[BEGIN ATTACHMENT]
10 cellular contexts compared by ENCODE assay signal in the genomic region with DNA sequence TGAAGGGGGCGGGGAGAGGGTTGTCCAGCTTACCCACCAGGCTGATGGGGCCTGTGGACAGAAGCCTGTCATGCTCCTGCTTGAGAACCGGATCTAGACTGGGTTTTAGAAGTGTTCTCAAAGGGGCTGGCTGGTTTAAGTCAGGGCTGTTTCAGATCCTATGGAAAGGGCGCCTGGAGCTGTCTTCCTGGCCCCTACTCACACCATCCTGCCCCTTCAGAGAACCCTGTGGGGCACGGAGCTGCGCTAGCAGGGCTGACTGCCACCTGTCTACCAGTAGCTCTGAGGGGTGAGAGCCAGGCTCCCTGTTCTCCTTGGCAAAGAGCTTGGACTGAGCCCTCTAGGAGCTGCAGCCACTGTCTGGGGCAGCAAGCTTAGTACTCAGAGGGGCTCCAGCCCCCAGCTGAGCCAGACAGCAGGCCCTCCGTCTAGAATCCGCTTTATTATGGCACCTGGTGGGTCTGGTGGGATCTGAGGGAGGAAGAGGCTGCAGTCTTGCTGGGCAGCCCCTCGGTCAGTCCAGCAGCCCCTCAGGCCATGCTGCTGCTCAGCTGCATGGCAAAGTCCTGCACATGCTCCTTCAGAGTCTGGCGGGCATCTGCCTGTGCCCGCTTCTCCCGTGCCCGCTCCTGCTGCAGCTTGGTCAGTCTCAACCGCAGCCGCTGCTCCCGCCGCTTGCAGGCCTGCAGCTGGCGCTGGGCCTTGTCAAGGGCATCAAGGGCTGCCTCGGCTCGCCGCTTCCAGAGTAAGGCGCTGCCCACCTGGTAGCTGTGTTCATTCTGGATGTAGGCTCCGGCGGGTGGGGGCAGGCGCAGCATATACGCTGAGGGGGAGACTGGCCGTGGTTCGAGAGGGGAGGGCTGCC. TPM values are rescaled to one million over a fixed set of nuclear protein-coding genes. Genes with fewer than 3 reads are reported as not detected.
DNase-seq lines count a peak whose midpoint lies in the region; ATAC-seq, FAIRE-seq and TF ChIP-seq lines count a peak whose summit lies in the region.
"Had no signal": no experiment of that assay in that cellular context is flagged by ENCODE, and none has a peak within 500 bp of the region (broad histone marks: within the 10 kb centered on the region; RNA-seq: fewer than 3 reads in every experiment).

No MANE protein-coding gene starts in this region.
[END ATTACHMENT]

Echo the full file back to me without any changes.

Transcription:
10 cellular contexts compared by ENCODE assay signal in the genomic region with DNA sequence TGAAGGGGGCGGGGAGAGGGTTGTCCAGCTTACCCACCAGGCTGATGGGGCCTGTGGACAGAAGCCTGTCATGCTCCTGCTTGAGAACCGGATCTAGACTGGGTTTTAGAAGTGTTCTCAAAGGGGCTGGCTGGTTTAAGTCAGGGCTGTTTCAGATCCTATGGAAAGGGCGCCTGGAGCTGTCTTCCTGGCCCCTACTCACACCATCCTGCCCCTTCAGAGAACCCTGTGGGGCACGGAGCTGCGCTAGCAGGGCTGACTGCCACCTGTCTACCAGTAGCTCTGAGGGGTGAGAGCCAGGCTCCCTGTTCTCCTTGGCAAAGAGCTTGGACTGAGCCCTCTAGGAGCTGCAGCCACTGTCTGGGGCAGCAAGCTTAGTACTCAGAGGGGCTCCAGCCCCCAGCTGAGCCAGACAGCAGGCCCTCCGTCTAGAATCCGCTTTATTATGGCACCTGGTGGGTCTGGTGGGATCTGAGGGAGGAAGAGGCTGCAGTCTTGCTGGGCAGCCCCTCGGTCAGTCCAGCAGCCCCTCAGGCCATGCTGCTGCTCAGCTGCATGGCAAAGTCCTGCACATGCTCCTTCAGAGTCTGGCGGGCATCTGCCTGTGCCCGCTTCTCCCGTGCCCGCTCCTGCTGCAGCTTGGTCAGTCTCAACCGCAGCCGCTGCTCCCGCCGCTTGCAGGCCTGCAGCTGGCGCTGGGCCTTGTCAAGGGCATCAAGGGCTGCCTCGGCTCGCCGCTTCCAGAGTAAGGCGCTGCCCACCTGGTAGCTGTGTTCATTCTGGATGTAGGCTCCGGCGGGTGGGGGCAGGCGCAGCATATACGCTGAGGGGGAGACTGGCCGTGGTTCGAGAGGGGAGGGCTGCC. TPM values are rescaled to one million over a fixed set of nuclear protein-coding genes. Genes with fewer than 3 reads are reported as not detected.
DNase-seq lines count a peak whose midpoint lies in the region; ATAC-seq, FAIRE-seq and TF ChIP-seq lines count a peak whose summit lies in the region.
"Had no signal": no experiment of that assay in that cellular context is flagged by ENCODE, and none has a peak within 500 bp of the region (broad histone marks: within the 10 kb centered on the region; RNA-seq: fewer than 3 reads in every experiment).

No MANE protein-coding gene starts in this region.